The sp_spaceused stored procedure allows you to know how much memory a database or one of its objects is occupying. The syntax of this procedure is:

sp_spaceused [[ @objname= ] 'objname' ] 
             [,[ @updateusage= ] 'updateusage' ]

This procedure takes two optional arguments. If you execute it without an argument, you would get the different amounts of memory space the current database is using. To specify the database whose size you want to check, you should first select it. Here is an example:

sp_spaceused Stored Procedure

To know the space that a particular object is using, pass it as argument. Here is an example:

sp_spaceused Stored Procedure

Getting Information About the Columns of a Table

To get details about the columns of a table, you can execute the sp_columns stored procedure. Its syntax is:

sp_columns [ @table_name = ] object  [ , [ @table_owner = ] owner ] 
     [ , [ @table_qualifier = ] qualifier ] 
     [ , [ @column_name = ] column ] 
     [ , [ @ODBCVer = ] ODBCVer ]

This procedure can take many arguments but one is required. The required argument is the name of the table whose columns you want to investigate. Here is an example:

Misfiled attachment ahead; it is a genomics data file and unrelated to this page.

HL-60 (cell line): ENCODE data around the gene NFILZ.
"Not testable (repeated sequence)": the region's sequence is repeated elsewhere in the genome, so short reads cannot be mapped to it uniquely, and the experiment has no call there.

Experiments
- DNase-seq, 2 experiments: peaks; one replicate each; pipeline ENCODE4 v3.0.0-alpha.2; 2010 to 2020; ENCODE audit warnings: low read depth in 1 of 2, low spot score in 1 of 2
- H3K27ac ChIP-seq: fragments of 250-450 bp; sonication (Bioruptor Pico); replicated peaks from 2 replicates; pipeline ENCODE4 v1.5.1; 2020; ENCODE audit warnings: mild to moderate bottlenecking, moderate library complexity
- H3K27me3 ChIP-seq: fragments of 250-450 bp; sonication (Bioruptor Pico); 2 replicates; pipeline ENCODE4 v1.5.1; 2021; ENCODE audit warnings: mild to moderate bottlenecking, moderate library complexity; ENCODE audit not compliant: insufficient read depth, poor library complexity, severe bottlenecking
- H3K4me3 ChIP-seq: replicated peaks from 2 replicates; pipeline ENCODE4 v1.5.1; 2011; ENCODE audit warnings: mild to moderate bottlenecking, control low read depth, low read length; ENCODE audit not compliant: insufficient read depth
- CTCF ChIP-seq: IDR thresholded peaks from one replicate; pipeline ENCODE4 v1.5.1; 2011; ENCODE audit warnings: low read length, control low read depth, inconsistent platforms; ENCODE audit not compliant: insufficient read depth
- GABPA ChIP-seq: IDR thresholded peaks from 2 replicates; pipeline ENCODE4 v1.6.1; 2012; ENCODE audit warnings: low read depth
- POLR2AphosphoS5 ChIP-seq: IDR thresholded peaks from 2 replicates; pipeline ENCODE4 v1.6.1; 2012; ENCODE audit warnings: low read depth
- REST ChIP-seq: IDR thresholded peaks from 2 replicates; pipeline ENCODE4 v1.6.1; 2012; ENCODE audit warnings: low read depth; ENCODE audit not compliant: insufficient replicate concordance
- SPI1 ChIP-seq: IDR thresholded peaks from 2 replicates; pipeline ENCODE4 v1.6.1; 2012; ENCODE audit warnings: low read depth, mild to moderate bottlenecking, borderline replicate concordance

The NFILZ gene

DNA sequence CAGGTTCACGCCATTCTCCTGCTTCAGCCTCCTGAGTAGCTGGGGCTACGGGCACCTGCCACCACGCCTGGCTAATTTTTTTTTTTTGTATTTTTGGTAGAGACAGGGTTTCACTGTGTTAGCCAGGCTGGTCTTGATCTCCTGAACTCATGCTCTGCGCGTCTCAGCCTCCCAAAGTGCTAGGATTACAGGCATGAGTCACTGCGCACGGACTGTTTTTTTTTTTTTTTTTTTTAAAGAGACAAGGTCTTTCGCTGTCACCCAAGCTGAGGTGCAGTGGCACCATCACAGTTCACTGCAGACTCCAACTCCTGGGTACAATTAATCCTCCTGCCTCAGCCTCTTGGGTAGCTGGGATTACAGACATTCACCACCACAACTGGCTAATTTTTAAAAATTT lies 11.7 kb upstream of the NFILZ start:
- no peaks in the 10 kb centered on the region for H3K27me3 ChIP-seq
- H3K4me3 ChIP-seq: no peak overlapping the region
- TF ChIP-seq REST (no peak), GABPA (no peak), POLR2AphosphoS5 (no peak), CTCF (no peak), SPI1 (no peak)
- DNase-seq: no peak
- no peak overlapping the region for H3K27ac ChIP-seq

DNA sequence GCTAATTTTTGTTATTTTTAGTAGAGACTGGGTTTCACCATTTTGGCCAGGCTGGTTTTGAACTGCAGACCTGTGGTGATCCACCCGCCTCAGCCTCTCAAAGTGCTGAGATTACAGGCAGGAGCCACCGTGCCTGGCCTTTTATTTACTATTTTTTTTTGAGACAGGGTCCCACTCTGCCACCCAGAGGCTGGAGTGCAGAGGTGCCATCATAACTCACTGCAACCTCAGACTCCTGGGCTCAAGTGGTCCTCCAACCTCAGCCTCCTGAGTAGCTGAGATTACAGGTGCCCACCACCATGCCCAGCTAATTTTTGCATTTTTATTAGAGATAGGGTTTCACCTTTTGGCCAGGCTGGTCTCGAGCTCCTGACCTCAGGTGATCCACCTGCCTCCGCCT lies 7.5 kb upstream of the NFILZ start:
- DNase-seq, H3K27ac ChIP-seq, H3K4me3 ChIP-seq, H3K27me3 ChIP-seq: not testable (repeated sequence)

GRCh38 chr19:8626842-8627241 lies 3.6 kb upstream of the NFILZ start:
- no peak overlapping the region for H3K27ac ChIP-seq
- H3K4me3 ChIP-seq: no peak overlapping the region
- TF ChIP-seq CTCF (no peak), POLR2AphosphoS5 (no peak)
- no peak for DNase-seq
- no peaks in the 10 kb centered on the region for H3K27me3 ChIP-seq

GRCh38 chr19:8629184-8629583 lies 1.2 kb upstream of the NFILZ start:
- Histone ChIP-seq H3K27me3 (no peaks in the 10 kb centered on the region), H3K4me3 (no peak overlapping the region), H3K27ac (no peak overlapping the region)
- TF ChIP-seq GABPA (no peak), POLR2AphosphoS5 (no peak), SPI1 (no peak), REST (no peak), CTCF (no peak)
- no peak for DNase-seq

USE Exercise1;
GO
sp_columns  N'Employees';
GO

Stored Procedure: sp_columns

Refreshing a View

The sp_refreshview stored procedure allows you to update the metadata of a view. The syntax of this procedure is:

sp_refreshview [ @viewname= ] 'viewname'

Here is an example that executes this procedure:

USE Exercise;
GO
sp_refreshview N'People';
GO

Getting Information About a Trigger

To let you get information about a trigger, Transact-SQL provides a stored procedure named sp_helptrigger. Its syntax is:

sp_helptrigger [ @tabname= ] 'table' 
     	       [ , [ @triggertype = ] 'type' ]

Deleting an Alias Data Type

Imagine you had created a custom data type for your database:

USE Exercise;
GO
CREATE TYPE NaturalNumber FROM int;
GO

If you don't need such a data type any more, to assist you with removing it, Transact-SQL provides the sp_droptype. Its syntax is:

sp_droptype [ @typename= ] 'type'

This procedure takes one argument as the name of the custom data type you want to delete. Here is an example of executing it:

sp_droptype NaturalNumber;
GO

Showing the List of Constraints of an Object

Imagine you had created a database and added some constraints to it. Here are examples:

USE master;
GO
CREATE DATABASE Exercise1;
GO
USE Exercise1;
GO
CREATE TABLE Genders
(
    GenderID int identity(1, 1) not null,
    Gender nvarchar(20) not null,
    CONSTRAINT PK_Genders PRIMARY KEY(GenderID)
);
GO
CREATE TABLE Employees
(
    PersonID int identity(1, 1) not null,
    FirstName nvarchar(22) null,
    LastName nvarchar(22) not null,
    GenderID int
		CONSTRAINT FK_Genders FOREIGN KEY REFERENCES Genders(GenderID),
    HourlySalary money,
    CONSTRAINT PK_Persons PRIMARY KEY(PersonID),